State police want to arrest judge who refused to sign arrest warrant

Unless the victim was also arrested. You can’t make this shit up. And if it were April 1st today, I might laugh it off as a clever joke. But it’s not and apparently neither is this.

Here’s the lowdown, from the two meager paywall inhibited articles that I could find. State Trooper from Salisbury, CT (where watching paint dry is exciting) Mark Lauretano apparently submitted an arrest warrant for a man who got into a bar fight with someone else. The “victim” of the fight (meaning the guy who got beaten up worse), was obviously not arrested, as these things go. Judge Klatt, upon reviewing the information in the warrant declined to sign it, apparently until the “victim” was also arrested.

Judge Klatt, a former prosecutor from Death Valley Waterbury, CT, should have known better. You simply do not refuse the State Police what they want. So instead of, I don’t know, reviewing the information again to see if maybe the Judge had a point, Lauretano does the logical thing and is now seeking an arrest warrant for the Judge herself*.

Because, you know – no, actually I don’t know. He claims that:

The fact that Judge Klatt is currently holding onto a valid arrest warrant for the accused and refusing to sign it until and unless she receives an arrest warrant for the victim is coercion and a violation of criminal law.

Actually, I prefer to call it “not engaging in selective prosecution”.

Assuming, of course, that the reason the judge didn’t sign the arrest warrant was because she personally knows the defendant-elect, this highlights a problem that we in the defense field have long observed: that arrests in these and domestic violence and violation of protective order cases are always one-sided. Man and girlfriend get into fight and it’s always only the man who’s arrested. There’s a running joke that the way to “win” a fight is to get injured just slightly more than the other guy. They’ll never arrest you if you come out looking like the worse of the two. You see it in self-defense cases, too.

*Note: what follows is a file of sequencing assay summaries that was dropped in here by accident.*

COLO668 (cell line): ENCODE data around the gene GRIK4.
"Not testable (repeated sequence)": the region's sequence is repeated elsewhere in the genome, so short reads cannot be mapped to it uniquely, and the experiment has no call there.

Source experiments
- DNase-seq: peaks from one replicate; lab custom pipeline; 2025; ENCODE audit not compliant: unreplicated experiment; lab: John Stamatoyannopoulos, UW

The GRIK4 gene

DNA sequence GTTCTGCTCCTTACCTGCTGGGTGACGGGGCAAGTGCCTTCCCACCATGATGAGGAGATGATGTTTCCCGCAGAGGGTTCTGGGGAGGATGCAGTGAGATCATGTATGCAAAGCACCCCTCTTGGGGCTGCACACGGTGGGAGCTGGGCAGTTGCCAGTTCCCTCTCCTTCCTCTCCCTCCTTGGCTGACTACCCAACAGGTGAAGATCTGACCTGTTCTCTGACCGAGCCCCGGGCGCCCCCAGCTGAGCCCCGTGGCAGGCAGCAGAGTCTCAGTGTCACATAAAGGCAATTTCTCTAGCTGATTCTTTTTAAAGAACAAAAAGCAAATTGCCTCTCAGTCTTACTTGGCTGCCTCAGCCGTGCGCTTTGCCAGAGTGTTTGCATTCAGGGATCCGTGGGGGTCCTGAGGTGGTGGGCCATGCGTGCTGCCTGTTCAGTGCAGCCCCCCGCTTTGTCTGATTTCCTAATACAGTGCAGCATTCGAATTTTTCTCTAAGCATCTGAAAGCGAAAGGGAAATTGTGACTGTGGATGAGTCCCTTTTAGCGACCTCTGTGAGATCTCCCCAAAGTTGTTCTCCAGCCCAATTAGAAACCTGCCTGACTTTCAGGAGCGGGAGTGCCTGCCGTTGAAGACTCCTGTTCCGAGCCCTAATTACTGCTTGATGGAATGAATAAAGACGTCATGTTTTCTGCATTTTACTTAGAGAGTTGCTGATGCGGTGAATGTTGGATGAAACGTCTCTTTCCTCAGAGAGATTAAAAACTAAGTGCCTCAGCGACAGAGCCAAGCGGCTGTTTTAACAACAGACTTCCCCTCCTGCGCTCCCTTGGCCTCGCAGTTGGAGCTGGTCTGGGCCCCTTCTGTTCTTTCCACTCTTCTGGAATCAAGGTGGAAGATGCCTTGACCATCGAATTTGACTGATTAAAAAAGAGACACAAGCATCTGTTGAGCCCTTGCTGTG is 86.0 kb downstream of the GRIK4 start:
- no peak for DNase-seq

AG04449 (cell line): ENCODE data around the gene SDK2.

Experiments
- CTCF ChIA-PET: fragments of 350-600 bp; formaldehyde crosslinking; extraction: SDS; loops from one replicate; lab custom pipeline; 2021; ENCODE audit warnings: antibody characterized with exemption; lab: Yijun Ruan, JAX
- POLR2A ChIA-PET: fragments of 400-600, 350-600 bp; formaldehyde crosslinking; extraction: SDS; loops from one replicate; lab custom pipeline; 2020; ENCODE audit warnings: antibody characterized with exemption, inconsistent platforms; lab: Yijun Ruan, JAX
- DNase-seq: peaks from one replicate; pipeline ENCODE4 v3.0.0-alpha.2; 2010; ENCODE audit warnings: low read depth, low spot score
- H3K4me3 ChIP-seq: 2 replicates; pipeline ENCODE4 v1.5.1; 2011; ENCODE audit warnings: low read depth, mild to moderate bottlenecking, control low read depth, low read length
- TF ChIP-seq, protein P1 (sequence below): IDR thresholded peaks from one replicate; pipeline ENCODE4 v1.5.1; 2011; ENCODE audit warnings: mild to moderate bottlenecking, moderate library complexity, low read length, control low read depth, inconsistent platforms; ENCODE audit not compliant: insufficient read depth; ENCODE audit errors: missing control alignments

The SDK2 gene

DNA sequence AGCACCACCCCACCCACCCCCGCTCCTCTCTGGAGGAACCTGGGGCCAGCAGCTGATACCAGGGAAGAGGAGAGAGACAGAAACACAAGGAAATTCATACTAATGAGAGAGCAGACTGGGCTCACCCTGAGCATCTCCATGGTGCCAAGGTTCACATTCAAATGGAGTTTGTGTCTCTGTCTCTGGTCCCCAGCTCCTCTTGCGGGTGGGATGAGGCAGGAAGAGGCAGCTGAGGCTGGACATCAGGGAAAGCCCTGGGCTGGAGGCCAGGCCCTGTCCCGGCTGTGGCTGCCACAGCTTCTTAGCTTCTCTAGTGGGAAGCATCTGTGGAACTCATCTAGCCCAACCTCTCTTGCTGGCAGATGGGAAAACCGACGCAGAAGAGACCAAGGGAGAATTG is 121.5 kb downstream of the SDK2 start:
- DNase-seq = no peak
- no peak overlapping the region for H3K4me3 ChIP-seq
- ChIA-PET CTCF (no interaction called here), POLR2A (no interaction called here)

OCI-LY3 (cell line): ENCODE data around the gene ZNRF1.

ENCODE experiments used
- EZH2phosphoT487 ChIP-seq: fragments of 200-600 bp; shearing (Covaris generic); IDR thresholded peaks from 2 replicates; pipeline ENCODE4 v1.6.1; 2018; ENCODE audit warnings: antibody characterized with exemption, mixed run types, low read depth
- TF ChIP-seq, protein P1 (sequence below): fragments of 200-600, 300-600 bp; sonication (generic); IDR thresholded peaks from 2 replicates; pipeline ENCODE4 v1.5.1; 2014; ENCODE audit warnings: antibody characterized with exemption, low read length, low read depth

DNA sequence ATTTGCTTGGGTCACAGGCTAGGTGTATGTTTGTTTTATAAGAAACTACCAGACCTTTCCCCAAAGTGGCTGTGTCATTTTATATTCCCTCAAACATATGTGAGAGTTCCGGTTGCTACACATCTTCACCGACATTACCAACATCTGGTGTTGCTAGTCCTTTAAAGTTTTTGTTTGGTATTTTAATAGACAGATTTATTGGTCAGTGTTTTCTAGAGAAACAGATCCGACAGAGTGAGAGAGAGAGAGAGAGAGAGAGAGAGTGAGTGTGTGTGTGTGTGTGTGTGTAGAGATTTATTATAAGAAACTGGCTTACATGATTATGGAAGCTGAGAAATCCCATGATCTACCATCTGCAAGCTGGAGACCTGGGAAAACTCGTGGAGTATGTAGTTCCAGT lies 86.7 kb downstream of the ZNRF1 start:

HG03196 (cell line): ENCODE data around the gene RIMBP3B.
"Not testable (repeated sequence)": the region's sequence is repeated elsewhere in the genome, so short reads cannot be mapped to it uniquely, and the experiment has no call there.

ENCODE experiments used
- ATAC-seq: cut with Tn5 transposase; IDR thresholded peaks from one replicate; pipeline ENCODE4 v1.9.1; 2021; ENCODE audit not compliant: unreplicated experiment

But that’s neither hither nor thither. Let’s take a look at what the good Trooper accuses the judge of doing: coercion and “hindering a police investigation”.

Coercion, CGS 53a-192, states:

(a) A person is guilty of coercion when he compels or induces another person to engage in conduct which such other person has a legal right to abstain from engaging in, or to abstain from engaging in conduct in which such other person has a legal right to engage, by means of instilling in such other person a fear that, if the demand is not complied with, the actor or another will: (1) Commit any criminal offense; or (2) accuse any person of a criminal offense; or (3) expose any secret tending to subject any person to hatred, contempt or ridicule, or to impair any person’s credit or business repute; or (4) take or withhold action as an official, or cause an official to take or withhold action.

(b) It shall be an affirmative defense to prosecution based on subdivision (2), (3) or (4) of subsection (a) of this section that the actor believed the accusation or secret to be true or the proposed official action justified and that his purpose was limited to compelling the other person to behave in a way reasonably related to the circumstances which were the subject of the accusation, exposure or proposed official action, as by desisting from further misbehavior or making good a wrong done.

(c) Coercion is a class A misdemeanor except, if the threat is to commit a felony, coercion is a class D felony.

Ugh. Best I can tell, Lauretano feels like Judge Klatt is compelling him, or inducing him, to abstain from engaging in conduct that he has a legal right to engage in (arresting the defendant-elect). But there also has to be a showing that he’s afraid that if he does not arrest the “victim”, he will himself be the victim of a crime, be accused of a crime, his secrets will be exposed or the judge will “take or withhold action as an official”, whatever the hell that means.

[Update: As astutely pointed out by Gamso in the comments below, the irony is that Lauretano's actions more closely fit the definition of coercion than the judge's. Compelling the judge? Check. Conduct that the judge has a legal right to abstain from engaging? Check. Instilling in the judge the fear that if the demand is not complied with he will accuse her of committing a crime? Check. Subsection (b) might apply to him, but as we all know, an affirmative defense is not a bar to prosecution. Methinks the trooper may not want to play this game much longer.]